Jean-Pierre Dardenne and Luc Dardenne directors of Two Days, One Night with Anne-Katrin Titze: "We spent a long time with the costumes." Photo: Ryan Werner
Jean-Pierre Dardenne and Luc Dardenne's latest masterpiece of conscience, Two Days, One Night (Deux Jours, Une Nuit), stars Marion Cotillard with Fabrizio Rongione, Catherine Salée, Batiste Sornin, a formidable Olivier Gourmet, Timur Magomedgadzhiev and Catherine Salée, who played the mother of Adèle in Abdellatif Kechiche's Blue Is The Warmest Colour.
The Dardennes and I spoke about fairy tales, their work with costume designer Maïra Ramedhan Levi, finding the right clothes, the use of rehearsals, suspense, seduction versus vulnerability and working with stars.
Marion Cotillard as Sandra: "The pink top she wears, tells a number of things."
After having suffered a nervous breakdown Sandra (Marion Cotillard), a worker in a Belgian solar panel factory, finds out that in her absence, her 16 co-workers were asked by management to vote on if they preferred to have her return or to take a €1,000 bonus for themselves.
She has the weekend, the time frame of the title, to convince her colleagues to let her keep her job. Her husband Manu (Fabrizio Rongione) works in the kitchen of a highway pit stop restaurant, they have two children, and the loss of her job would be a financial disaster. The situation clearly already is a catastrophe for her state of mind and sense of self.
Anne-Katrin Titze: We spoke about fairy tales when you were presenting The Kid With A Bike at the 2011 New York Film Festival. You [to Jean-Pierre] told me your favorite tale was Little Red Riding Hood and that your brother's was Cinderella. All your films for me resemble in one way or another classic tales, such as those of the Grimms.
Luc Dardenne: This one too? A fairy tale?
AKT: Yes, Two Days, One Night as well. It has the journey of an individual character who has to overcome enormous obstacles, move mountains and struggle with giants in order to find themselves and truly bond with another.
Luc: Which tale?
AKT: In this case, I wasn't reminded of any tale in particular. Not like L'Enfant, which shares the initial situation with Rapunzel - parents selling their baby. Here it is the folktale tradition - a very real traumatic situation that sends the hero on her journey.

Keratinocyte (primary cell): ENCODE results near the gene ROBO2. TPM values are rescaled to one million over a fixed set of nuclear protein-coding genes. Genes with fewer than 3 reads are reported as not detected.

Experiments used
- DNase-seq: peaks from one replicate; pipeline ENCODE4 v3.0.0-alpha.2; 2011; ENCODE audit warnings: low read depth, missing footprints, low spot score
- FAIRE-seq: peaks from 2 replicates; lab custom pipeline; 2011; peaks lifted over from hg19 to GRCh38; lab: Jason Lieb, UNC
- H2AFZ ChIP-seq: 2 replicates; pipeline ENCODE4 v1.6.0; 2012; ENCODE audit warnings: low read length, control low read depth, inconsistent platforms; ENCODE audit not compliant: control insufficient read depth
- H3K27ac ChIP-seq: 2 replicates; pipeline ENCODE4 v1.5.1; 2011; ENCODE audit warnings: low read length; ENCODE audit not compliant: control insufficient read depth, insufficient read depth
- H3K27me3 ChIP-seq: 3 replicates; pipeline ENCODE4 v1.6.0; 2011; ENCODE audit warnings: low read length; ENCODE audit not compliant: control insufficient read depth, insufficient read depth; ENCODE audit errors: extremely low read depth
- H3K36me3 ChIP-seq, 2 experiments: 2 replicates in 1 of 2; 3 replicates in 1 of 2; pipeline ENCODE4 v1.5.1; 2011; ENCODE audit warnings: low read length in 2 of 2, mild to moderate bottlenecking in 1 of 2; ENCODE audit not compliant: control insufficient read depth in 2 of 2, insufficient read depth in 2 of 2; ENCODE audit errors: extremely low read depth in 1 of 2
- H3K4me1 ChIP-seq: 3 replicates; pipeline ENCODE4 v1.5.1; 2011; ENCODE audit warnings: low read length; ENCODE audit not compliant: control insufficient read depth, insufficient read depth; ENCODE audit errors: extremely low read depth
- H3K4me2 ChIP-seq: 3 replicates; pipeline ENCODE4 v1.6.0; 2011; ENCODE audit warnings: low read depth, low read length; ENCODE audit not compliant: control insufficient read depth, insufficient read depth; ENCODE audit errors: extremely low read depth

Marion Cotillard as Sandra at work: "She is looking for solidarity."
Luc: We never thought of fairy tales in this context. We started out with the premise of a woman who was still somewhat trapped by her illness and her fears. She was going to move from place to place to place and gradually this will transform her. That was the basis for the structure to bring her out of that place of fear and feeling locked in.
AKT: Water is key in your film. Beyond the realism, she seems to be drowning and dying of thirst simultaneously.
Sandra battles her anxiety attacks and hyperventilation on the road with seemingly endless bottles of water.
Jean-Pierre Dardenne: When we think of water, first and foremost we think about how it's used pragmatically. We never think of how we can use water to symbolise this and this. The symbolism is a bonus, if it shows up.
AKT: That is absolutely how I saw it, as surplus, but an important surplus.
Jean-Pierre: The water is there when she took the pills etc.
AKT: Most striking for me was how you show the effort it takes for her to overcome the obstacles. One way or another, I think we all know the feeling. Do not disturb is an unwritten injunction in this world we live in today. Sandra in your film has to overcome her fear 14 times. Was it clear to you that it had to be such a high number?
Sandra with Batiste Sornin as Dumont and Catherine Salée as Juliette: "…it's the lack of value Sandra has for M. Dumont."
While she tries to control anxiety attacks with Xanax, Manu does his best to support his wife so that she can face her fears and confront the 14 hostile entities.
Luc: That is the question. In the beginning we were worried that this repetition would become boring. Actually as we started working with it, we realised that, no, in fact, this was the dramatic springboard for the movie that would keep it going. Then we realised, what really was the link for the suspense has to come from this question. Who was she going to see each time?
There is a moment of suspense every time before a new face appears. Is it a man or a woman? Will they say yes or no? Depending on their answer, it will bring us closer to victory or defeat. And the fourth thing is, how will she react to it. Will she fall back into another depression or not? If they say yes, is she going to go in the direction of euphoria?
AKT: You speak of suspense - the moment right before she meets them is the worst. This is the point of the greatest audience identification. You show the doorbells which loom like an almost insurmountable obstacle. When she calls the soccer coach from the field, the shame we see is so real. Any of the people she encounters deserves a film of their own.
Jean-Pierre: The next films, maybe. We'd have the next nine films ready.
AKT: Tell me about the clothes you chose for Marion Cotillard to wear as Sandra. The tank tops make her look both vulnerable and strong. In the last shot, I thought, there goes Gary Cooper in High Noon.
Fabrizio Rongione (Manu) Marion Cotillard (Sandra): "She needs to feel that there is an identification with the others."
Jean-Pierre: We spent a long time with the costumes. Our costume designer [Maïra Ramedhan Levi] was on location from the very start, from the beginning of the rehearsal process, a month and a half before the shoot starts. In terms of how important the actor's part is - and Marion is in every frame, so she was there all the time, we look at the costumes and work with the costumes and explore the costumes after the rehearsals, during the rehearsals, all the time, constantly. It's a very lengthy process. We spent a lot of time with the costumes.